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Archaeo News 

16 February 2014
800,000-year-old footprints found in England

Archaeologists discovered human footprints in England that are between 800,000 and 1 million years old - the most ancient outside Africa, and the earliest evidence of human life in northern Europe.
     The footprints were revealed in ancient estuary mud at Happisburgh on the eastern coast, and were made by up to five individuals - including at least two children - on the banks of a river beside grasslands where bison, mammoth, hippopotamus and rhinoceros roamed. They were identified by a team of scientists after heavy seas removed beach sands to reveal a series of hollows in the silt at low tide. In some cases the prints were so clear that the heel, arch, and even toes could be identified.
     The Happisburgh footprints are among the oldest in the world; only those at Laetoli in Tanzania (circa 3.5 million years old) and at Koobi Fora in Tanzania (circa 1.5 million years old) are earlier. Researchers said the humans who left the footprints may have been related to Homo antecessor, or 'pioneer man,' whose fossilized remains have been found in Spain. That species died out about 800,000 years ago.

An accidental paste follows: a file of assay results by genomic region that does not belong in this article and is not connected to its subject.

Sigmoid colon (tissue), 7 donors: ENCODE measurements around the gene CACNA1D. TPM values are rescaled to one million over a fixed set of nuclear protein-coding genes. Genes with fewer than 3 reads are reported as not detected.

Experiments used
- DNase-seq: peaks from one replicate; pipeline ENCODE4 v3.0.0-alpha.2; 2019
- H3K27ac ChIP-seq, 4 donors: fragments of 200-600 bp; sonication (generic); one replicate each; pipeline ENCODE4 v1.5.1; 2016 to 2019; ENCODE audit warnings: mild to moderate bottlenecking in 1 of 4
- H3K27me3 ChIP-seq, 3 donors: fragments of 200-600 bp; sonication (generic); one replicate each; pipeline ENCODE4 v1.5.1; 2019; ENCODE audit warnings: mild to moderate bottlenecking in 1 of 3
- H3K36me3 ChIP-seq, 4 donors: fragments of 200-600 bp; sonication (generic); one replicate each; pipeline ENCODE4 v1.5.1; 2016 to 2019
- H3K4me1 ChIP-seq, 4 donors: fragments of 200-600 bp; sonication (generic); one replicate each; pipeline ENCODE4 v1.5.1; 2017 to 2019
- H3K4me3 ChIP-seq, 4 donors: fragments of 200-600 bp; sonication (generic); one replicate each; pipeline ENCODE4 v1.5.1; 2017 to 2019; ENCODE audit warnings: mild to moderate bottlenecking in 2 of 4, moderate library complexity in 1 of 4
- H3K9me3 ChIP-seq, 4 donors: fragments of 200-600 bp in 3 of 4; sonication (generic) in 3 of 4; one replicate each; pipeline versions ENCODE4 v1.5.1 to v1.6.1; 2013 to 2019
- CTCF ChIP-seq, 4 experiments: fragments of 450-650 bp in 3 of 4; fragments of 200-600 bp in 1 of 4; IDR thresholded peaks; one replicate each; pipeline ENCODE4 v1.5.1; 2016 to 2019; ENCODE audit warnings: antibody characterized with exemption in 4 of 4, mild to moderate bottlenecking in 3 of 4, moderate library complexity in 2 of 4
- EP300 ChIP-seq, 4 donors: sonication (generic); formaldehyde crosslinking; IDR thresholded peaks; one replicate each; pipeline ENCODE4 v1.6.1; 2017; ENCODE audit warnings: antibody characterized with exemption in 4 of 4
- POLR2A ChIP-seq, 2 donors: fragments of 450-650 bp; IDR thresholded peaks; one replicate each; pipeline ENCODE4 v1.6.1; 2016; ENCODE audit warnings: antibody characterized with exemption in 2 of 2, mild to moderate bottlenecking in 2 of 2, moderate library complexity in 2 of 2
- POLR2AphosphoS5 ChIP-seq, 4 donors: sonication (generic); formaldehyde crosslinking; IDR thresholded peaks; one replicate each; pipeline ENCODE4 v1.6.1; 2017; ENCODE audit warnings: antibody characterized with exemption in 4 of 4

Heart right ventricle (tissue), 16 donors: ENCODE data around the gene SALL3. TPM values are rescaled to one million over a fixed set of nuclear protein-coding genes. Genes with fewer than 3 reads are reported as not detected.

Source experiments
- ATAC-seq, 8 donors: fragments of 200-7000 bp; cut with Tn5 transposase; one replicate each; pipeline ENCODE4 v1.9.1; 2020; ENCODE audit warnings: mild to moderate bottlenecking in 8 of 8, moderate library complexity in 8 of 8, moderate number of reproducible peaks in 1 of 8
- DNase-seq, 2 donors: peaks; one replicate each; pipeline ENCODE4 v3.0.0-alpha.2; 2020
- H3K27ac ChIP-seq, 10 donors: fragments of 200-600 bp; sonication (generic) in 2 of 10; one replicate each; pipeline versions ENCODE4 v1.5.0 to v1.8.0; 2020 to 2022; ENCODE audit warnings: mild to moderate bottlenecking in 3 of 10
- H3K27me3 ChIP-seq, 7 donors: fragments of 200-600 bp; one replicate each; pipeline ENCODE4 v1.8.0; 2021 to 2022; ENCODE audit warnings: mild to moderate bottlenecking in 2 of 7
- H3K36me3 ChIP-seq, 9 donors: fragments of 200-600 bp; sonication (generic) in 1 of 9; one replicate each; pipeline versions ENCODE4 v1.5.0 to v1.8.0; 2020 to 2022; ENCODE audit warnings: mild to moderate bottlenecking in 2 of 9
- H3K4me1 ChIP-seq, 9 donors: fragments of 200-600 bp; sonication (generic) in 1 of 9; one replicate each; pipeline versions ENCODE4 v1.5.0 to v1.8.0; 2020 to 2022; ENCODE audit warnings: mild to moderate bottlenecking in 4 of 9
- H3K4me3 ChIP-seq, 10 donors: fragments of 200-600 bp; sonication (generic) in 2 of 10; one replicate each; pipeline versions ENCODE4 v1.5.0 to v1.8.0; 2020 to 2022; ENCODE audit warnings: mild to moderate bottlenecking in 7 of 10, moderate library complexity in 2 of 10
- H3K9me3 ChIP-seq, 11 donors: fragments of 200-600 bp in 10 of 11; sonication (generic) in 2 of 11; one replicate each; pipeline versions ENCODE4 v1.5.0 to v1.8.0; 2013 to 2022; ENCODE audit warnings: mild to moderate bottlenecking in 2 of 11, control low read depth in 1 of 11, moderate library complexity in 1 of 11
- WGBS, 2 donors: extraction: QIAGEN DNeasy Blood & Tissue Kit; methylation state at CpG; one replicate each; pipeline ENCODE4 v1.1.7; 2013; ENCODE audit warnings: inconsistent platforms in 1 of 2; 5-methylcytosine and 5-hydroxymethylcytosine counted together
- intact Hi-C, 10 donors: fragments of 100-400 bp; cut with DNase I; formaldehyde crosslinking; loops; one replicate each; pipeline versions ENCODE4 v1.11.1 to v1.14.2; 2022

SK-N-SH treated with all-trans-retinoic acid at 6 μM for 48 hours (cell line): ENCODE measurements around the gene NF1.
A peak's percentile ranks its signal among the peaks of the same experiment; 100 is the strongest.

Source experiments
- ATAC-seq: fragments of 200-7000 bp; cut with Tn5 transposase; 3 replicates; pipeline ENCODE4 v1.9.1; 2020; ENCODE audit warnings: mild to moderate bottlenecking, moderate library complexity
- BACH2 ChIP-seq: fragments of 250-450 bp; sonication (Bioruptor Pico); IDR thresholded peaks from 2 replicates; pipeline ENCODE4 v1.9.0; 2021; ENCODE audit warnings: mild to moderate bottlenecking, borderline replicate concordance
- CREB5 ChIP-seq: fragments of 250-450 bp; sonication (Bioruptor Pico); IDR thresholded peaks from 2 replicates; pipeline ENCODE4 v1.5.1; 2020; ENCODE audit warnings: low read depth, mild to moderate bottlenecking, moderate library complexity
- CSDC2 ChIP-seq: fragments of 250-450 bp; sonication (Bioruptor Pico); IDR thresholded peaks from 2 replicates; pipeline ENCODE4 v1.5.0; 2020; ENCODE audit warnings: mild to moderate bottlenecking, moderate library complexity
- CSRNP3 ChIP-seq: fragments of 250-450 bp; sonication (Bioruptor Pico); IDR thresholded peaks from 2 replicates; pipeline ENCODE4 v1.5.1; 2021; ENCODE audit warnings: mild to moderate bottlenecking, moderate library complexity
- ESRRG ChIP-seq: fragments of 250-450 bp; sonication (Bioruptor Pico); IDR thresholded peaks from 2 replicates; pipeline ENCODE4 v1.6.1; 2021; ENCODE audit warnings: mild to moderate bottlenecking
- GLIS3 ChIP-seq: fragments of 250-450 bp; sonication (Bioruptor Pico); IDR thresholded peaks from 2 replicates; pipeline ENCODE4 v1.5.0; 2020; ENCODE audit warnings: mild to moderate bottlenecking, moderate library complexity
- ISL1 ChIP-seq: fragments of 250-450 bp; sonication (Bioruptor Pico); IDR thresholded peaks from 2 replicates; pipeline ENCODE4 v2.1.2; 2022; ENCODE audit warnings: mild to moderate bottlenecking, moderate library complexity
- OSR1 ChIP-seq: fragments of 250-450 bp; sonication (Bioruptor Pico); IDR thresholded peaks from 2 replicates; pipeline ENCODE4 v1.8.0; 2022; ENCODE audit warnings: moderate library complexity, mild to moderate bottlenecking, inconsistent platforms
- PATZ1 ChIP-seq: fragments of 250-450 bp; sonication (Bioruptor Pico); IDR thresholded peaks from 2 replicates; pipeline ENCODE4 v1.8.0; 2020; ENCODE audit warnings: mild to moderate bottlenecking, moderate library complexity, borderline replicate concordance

British Museum archaeologist Nick Ashton said the footprints are at least 100,000 years older than scientists' earlier estimate of the first human habitation in Britain. 700,000 years ago, Britain had a warm, Mediterranean-style climate - the earlier period was much colder, similar to modern-day Scandinavia. Isabelle De Groote, a specialist who worked on the find, said that from the pattern of the prints, the group of early humans appeared to be "pottering around," perhaps foraging for food.
     For the past 13 years, excavations at Happisburgh have produced stone tools and butchered animal bones that represent the earliest evidence of human activity yet identified in Britain. The age of the site is based on examination of glacial deposits overlying the finds, which contain extinct animals and environmental evidence.
     Research at Happisburgh will continue, and scientists are hopeful of finding fossilized remains of the ancient humans, or evidence of their living quarters, to build up a fuller picture of their lives.

Edited from Chron, Associated Press, Current Archaeology (7 February 2014)

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